Of course offer bribes, but change the target. Every municipality in the nation which has developable land wants commercial development because it is rich in tax revenue. Even truly hot-market towns have inventories of empty land which they will not allow for housing. Perhaps the best opportunity for new-age supply, townhouses and condos: rezoning under-utilized commercial.
Ideal sites: the shopping centers we could shoot a canon through and not hit anything, retail overbuilt and gutted by Amazon; and the junky flex-warehouses having a good moment as heaven for dope growers.
The land is in plain sight, and supply.

The 10-year T-note has stopped for the moment, and not coincidentally at the strong support set in 2019. Caution... break that support going upward, and there is no significant support until 2.25%:

The terrific Oxford site tracking global vaccination https://ourworldindata.org/covid-vaccinations. Pick and mix nations and regions as you wish. Good news, bad news: note flattening of vaccination rate in the two most successful nations, Israel and UK. In the UK, possibly more a supply issue than behavioral resistance.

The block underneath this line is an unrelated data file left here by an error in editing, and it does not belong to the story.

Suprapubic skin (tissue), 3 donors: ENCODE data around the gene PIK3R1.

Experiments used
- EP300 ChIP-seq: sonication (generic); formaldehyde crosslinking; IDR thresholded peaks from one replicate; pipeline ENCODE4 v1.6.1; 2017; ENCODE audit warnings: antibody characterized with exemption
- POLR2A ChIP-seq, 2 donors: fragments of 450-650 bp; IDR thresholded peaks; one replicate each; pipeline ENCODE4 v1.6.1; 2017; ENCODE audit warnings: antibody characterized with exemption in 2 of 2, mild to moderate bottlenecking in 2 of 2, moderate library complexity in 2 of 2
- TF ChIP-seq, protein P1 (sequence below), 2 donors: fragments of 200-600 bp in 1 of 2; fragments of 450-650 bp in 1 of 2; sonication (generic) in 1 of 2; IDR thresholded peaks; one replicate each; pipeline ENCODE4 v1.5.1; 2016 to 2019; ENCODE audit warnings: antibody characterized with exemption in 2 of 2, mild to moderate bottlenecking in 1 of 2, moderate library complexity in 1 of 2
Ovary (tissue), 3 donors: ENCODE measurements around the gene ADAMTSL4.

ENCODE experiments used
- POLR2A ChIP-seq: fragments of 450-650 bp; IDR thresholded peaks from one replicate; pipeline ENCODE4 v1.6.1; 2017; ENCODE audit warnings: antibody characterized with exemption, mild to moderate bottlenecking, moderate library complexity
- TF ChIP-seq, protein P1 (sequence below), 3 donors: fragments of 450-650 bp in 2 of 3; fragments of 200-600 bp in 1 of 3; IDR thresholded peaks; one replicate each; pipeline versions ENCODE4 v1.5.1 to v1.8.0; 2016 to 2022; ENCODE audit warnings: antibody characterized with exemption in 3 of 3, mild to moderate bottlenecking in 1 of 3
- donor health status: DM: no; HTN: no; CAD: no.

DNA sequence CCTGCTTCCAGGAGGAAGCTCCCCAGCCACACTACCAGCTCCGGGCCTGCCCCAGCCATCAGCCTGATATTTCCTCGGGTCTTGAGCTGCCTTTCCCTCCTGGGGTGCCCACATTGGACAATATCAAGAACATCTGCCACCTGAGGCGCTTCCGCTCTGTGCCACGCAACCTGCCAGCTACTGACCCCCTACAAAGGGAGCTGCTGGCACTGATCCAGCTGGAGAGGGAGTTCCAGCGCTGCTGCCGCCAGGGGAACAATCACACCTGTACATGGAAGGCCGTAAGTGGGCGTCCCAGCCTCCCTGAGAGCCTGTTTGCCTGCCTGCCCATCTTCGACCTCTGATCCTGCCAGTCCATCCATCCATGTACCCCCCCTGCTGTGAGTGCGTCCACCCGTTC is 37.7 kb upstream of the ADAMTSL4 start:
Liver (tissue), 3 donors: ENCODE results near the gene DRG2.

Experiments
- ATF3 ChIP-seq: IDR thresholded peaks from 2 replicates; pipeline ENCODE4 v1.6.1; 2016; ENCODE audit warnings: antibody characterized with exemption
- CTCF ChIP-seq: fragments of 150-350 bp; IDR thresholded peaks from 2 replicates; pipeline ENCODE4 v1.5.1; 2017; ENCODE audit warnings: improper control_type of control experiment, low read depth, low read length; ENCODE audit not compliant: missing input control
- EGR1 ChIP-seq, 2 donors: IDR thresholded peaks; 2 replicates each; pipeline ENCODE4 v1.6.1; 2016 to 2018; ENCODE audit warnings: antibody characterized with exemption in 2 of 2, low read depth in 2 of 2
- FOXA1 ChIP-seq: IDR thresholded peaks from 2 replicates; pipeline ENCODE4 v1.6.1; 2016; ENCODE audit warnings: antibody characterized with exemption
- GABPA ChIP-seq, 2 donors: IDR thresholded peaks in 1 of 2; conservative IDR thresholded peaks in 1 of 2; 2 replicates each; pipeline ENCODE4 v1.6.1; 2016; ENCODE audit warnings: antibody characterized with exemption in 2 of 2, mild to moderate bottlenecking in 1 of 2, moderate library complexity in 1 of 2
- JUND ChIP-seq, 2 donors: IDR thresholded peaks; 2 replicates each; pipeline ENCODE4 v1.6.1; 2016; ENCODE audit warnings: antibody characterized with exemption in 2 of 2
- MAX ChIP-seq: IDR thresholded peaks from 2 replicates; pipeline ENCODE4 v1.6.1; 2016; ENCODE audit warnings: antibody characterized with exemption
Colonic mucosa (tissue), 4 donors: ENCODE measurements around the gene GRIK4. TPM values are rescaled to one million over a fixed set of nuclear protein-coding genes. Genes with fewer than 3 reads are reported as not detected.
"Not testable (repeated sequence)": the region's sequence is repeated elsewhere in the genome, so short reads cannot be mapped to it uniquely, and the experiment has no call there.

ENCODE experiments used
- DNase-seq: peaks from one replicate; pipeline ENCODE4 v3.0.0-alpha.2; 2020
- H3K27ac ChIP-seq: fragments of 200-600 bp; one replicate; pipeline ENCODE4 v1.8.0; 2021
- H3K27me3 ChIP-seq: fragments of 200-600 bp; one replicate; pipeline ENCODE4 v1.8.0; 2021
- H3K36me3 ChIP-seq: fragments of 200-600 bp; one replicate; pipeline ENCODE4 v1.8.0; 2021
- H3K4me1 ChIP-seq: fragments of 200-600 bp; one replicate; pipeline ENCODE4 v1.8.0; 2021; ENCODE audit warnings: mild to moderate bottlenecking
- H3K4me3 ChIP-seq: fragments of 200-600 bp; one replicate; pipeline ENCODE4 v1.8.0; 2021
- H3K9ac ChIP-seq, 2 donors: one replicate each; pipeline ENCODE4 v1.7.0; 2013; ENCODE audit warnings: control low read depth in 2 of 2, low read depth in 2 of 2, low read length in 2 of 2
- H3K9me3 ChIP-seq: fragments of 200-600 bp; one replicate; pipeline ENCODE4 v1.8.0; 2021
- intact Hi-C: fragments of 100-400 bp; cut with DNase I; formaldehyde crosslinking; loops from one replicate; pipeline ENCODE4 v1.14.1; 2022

There is no arguing with good data, this from Colorado. This chart is hospital admissions, the best of all markers: indifferent to the rate of testing, although possibly rising because of more severe illness among the young from Covid variants. Whatever: despite rapid vaccination progress and warmer weather moving us outdoors, incidence is rising. Most likely: relaxed/exhausted mask-distance discipline. Rising, but returning toward 100/day in a state of almost 6 million is not an ultra-scary surge.

Colorado again: weekly deaths are falling, not rising with hospitalization and case incidence: